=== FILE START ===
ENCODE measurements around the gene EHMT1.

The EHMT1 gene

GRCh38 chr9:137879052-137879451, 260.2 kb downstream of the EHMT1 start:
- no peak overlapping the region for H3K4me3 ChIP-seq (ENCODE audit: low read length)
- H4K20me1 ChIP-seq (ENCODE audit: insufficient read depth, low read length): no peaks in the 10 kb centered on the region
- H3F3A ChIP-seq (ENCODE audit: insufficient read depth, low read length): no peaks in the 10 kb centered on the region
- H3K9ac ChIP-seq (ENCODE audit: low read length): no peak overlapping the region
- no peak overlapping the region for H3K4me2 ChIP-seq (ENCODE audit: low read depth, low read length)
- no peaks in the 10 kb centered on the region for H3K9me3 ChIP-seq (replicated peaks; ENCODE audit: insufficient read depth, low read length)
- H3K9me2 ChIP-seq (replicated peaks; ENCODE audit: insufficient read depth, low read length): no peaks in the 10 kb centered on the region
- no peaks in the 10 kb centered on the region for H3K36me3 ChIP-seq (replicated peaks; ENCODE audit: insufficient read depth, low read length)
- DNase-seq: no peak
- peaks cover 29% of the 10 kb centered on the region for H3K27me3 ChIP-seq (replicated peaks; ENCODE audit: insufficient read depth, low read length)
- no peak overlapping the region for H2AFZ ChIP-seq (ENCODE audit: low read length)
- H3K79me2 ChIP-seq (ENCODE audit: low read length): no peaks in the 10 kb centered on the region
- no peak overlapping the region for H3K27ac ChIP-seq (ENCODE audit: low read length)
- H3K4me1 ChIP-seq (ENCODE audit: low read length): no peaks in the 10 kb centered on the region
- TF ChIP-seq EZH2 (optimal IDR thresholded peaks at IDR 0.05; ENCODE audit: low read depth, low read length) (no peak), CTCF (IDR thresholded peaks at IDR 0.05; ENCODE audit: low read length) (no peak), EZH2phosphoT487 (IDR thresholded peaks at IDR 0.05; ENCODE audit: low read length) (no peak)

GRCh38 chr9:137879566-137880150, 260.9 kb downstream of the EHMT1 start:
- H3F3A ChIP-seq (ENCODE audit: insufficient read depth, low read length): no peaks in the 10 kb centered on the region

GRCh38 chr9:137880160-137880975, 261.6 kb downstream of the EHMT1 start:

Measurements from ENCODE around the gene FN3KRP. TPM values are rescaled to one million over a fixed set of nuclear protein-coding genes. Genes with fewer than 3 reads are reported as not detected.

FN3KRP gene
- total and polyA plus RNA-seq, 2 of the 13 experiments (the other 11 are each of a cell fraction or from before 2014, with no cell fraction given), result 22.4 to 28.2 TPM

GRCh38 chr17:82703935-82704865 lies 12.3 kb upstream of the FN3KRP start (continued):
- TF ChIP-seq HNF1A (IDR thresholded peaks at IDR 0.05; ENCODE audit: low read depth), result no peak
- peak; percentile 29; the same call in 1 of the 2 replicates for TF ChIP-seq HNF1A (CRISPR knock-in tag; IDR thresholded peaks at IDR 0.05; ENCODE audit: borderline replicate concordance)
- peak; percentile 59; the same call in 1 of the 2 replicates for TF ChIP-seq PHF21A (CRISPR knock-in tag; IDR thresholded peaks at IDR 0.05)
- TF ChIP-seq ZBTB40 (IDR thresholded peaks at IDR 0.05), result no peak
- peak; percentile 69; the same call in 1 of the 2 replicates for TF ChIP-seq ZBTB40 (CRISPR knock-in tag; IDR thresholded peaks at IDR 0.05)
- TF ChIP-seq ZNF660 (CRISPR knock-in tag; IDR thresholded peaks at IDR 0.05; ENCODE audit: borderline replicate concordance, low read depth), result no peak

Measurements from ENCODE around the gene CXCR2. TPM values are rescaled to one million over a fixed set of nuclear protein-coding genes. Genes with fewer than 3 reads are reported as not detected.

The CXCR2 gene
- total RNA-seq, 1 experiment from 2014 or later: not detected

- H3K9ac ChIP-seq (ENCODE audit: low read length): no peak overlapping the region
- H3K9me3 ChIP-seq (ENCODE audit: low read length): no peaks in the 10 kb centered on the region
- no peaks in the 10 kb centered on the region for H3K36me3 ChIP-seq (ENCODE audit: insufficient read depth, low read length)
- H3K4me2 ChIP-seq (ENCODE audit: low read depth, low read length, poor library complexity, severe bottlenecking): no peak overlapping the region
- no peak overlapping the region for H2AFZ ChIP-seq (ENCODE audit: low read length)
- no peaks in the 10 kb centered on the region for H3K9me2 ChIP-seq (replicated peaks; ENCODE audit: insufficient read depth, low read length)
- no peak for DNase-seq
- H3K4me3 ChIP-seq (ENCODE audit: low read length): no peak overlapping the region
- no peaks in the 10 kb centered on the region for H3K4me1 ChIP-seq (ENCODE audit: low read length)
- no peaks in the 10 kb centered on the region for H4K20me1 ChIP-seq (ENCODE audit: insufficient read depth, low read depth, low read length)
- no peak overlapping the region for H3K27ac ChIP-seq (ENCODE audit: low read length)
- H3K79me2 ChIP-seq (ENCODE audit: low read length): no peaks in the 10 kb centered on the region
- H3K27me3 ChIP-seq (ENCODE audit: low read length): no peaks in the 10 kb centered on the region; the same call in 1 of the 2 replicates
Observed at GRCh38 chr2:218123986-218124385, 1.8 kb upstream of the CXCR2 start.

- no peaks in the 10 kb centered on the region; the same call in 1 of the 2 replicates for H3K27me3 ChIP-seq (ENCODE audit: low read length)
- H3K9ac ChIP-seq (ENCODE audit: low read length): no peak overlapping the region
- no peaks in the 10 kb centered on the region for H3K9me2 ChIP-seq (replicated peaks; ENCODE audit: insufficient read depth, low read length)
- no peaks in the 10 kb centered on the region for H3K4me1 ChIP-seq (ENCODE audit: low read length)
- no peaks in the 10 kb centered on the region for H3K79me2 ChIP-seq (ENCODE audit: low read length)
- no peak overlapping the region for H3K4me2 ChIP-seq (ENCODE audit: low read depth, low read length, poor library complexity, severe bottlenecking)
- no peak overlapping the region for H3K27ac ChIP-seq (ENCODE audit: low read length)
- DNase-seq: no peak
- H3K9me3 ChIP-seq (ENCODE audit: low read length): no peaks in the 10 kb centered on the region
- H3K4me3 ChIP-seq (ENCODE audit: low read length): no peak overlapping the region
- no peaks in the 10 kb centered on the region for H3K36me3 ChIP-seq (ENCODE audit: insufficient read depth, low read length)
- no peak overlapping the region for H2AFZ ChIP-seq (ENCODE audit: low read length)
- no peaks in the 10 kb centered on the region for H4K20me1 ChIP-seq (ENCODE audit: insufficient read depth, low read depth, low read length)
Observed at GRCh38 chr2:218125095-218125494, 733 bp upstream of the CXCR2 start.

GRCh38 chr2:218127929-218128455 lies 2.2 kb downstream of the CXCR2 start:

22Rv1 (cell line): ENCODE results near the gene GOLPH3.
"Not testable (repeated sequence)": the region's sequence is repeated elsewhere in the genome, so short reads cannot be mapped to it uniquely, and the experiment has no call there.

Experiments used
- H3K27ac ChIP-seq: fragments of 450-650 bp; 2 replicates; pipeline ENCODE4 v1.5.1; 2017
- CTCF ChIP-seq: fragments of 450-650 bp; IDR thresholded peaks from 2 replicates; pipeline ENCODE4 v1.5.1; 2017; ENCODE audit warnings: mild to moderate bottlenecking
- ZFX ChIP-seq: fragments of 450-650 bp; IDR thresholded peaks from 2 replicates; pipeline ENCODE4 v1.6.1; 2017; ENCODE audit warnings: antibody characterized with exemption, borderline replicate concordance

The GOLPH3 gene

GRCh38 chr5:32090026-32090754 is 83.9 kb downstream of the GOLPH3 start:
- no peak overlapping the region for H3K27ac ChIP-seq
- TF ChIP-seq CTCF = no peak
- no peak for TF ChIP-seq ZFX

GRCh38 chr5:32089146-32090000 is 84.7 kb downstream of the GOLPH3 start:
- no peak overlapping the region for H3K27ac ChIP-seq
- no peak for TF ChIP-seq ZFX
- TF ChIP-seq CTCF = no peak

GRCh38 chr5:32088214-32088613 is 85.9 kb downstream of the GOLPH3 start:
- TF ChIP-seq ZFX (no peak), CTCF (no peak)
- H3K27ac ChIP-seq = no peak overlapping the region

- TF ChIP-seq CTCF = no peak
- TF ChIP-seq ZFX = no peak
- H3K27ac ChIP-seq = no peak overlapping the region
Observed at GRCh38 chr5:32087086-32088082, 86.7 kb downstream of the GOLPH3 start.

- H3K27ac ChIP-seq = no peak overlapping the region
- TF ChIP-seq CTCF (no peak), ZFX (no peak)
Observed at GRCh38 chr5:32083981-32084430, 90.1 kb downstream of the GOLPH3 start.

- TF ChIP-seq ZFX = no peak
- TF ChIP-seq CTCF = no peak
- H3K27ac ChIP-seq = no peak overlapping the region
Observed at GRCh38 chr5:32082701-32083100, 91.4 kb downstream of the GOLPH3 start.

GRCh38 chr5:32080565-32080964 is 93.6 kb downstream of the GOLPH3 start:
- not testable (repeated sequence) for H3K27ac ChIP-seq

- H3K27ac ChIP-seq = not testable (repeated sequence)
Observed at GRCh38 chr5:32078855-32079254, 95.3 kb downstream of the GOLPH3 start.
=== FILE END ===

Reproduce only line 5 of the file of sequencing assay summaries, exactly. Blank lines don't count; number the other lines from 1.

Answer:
- H4K20me1 ChIP-seq (ENCODE audit: insufficient read depth, low read length): no peaks in the 10 kb centered on the region